Compare the visible cost/risk vs benefit of college with that of serious entrepreneurship in the drug trade, or professional high end theft, or the like.

    Middle class and poor people, those without demographic and family connections to high paying jobs, cannot go to college on those terms. Maybe a trade school - but even those are getting expensive, and of course just as with a four year college there are no guarantees of any job - at all - upon graduation.
  9. Aqueous Id flat Earth skeptic Valued Senior Member

    I took it Origin was being facetious. Students are typically poor, outside of the small fraction who begin college wealthier than most folks will be at retirement. And of course students are recruited based on demonstrated accomplishments, thus a dirt poor kid mastering the violin may win a 4 year scholarship at Juliard just as one who arrives at orientation in a Bentley may wave off the exorbitant cost of Harvard Medical School.

    State universities are typically established to help reign in the cost for state residents. Out-of-state tuition may be double or triple the cost, while foreign students may face ten times the tuition.

    The problem with the OP is that it sets the expectation that college loans average around $200k, when in fact the average is closer to $30k. It also ignores the actual way students fund their education, which includes loans, grants, scholarships, student earnings and support from their parents. We should look for some actual estimates of these combined amounts to get a more realistic perspective.

    In my own case I did not even apply for loans (plus grants) until I decided to quit my job so that I could graduate sooner and thereby reach my entry level salary sooner. It was strictly an economic decision, in part spurred by thinking about the time value of money thanks to solving many homework problems in economics - contrary to the veiled attack on academia in the OP, which disparages the value of such courses.

    For this reason I quit my job and piled on the courses. I completed a 4 to 4-1/2 program in 2-1/2 years. It turned out to be an excellent selling point in my job interviews. I was hired several months before I would graduate (to begin receiving benefits early) and six months after graduation I received a raise that covered the monthly cost of my loan repayment.

    Everyone's situation is different. But my decision to maximize my gain clearly paid off - just as the formulas I studied in economics (finance) predicted.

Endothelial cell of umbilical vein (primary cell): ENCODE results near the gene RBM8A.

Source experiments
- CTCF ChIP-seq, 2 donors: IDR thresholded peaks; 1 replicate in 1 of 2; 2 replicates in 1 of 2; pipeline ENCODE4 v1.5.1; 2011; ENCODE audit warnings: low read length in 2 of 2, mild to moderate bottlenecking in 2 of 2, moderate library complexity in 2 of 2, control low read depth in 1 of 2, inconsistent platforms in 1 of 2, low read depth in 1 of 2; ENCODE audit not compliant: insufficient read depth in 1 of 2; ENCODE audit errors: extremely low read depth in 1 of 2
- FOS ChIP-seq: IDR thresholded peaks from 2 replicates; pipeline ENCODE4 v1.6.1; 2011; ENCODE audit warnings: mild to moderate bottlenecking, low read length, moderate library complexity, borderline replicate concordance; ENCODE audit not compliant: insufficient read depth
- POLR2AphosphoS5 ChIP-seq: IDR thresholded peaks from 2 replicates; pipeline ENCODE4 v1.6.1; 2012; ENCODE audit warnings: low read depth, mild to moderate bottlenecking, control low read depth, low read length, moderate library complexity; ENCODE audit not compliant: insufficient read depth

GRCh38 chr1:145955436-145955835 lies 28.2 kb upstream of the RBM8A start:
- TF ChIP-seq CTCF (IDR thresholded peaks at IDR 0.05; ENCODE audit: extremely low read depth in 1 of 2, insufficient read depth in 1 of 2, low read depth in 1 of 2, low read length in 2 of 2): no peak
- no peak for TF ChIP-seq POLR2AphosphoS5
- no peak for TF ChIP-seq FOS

Moral of my story: don't knock it 'til you've tried it.
    joepistole likes this.
  10. joepistole Deacon Blues Valued Senior Member

    Actually, it is still possible. And I know this because my son is doing it. My son never asked for my support, though I did offer it. My son is putting himself through college, just as I did, and he takes some pride in doing it. It's not easy, it wasn't easy when I did it. And to Aqueous Id's point, he isn't paying anything close to 200k for his education.

    But I do think it is easier today, because typewriters have gone the way of the Dodo Bird and been replaced with fancy computers and there is this thing called the internet and virtual classrooms which makes research and attending class much easier. People can go to class naked today and never leave their room. Back in the day, I had to drag myself into the classroom several times a week, and if I needed to do research, I had to spend time in this place called a library. I spent many nights in the library.
    Last edited: May 15, 2015
  11. Michael 歌舞伎 Valued Senior Member

    If it were illegal for the Central Bank to bail out the rich in 2008, many in the 0.1% would be in the bottom 99.9%, at the same time the State would have lost tax income, would not be able to backstop massive $200,000 loans and Universities would have had to lower their prices. Because the State's revenue would have dried up, many of the obligations it made (that was shafted onto the Millennials) would not be paid and to generate more money the State would have loosened up regulations making it easier for Millennials to create their own value through free-trade.